25. Compare these two lines with the following passage in Bishop Hall's Contemplations, written more than a hundred years earlier: “There is many a rich stone laid up in the bowells of the earth, many a fair pearle in the bosom of the sea, that never was seene nor never shall bee." 26. Compare these two lines with Waller (1650):· :

"Go, lovely rose,... Tell her that's young

And shuns to have her graces spied,

That hadst thou sprung

In deserts, where no men abide,

Thou must have uncommended died."

Also with Pope, Rape of the Locke, iv. 158:-

"There kept my charms conceal'd from every eye,
Like roses, that in deserts bloom and die."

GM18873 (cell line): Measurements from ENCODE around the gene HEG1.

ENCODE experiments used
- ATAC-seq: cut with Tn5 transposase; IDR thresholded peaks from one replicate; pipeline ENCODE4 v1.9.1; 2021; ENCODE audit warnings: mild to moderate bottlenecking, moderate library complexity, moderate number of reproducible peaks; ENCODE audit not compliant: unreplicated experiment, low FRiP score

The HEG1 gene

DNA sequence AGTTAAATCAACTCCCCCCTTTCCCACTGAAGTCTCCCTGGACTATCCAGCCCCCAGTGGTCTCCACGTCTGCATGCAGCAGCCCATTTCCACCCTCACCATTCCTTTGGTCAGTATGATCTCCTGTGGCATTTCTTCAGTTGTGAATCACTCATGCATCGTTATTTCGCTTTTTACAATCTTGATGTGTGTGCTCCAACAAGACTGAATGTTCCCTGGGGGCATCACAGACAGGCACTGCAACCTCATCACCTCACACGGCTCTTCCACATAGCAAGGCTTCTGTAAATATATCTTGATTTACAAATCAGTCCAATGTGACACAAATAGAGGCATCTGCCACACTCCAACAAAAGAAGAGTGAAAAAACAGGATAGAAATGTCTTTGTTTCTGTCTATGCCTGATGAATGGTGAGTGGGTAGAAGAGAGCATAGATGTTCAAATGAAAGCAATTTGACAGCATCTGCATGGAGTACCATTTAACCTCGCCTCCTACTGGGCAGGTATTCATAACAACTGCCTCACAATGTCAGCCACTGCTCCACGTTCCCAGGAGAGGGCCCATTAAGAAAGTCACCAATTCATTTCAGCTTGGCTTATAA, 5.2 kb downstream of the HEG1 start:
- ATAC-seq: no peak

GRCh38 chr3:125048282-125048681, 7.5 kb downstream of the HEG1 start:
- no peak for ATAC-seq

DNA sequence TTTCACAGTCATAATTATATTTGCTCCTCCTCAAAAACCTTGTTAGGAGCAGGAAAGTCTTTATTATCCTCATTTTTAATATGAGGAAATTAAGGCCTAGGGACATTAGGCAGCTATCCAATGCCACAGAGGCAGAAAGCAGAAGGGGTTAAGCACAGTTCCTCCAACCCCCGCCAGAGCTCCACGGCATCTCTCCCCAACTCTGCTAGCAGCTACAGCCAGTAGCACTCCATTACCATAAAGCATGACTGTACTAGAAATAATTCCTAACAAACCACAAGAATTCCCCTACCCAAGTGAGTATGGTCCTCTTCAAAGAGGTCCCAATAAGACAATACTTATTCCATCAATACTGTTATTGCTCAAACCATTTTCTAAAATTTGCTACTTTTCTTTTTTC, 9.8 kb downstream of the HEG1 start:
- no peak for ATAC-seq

[ocr errors]

Mitford compares with Chamberlayne's Pharronida (1659): —

'Like beauteous flowers which vainly waste their scent
Of odours in unhaunted deserts."

27. This stanza was at first written thus:

"Some Village Cato who with dauntless Breast

The little Tyrant of his Fields withstood;

Some mute inglorious Tully here may rest;

Some Cæsar guiltless of his Country's Blood."

For the proper names, Hampden, Milton, Cromwell, consult some English history of the seventeenth century.

28. Hales says: "The great age of Parliamentary oratory was just dawning when the Elegy was published. The elder Pitt was already famous for his eloquence."

29. Compare with the following by Tickell:

"To scatter blessings o'er the British land,"

or with this by Mrs. Behn:

"Is scattering plenty over all the land."

30. Reference is here made to the fawning adulation for great men common at that time. In Gray's first copy of the poem, the remaining stanzas were as follows: :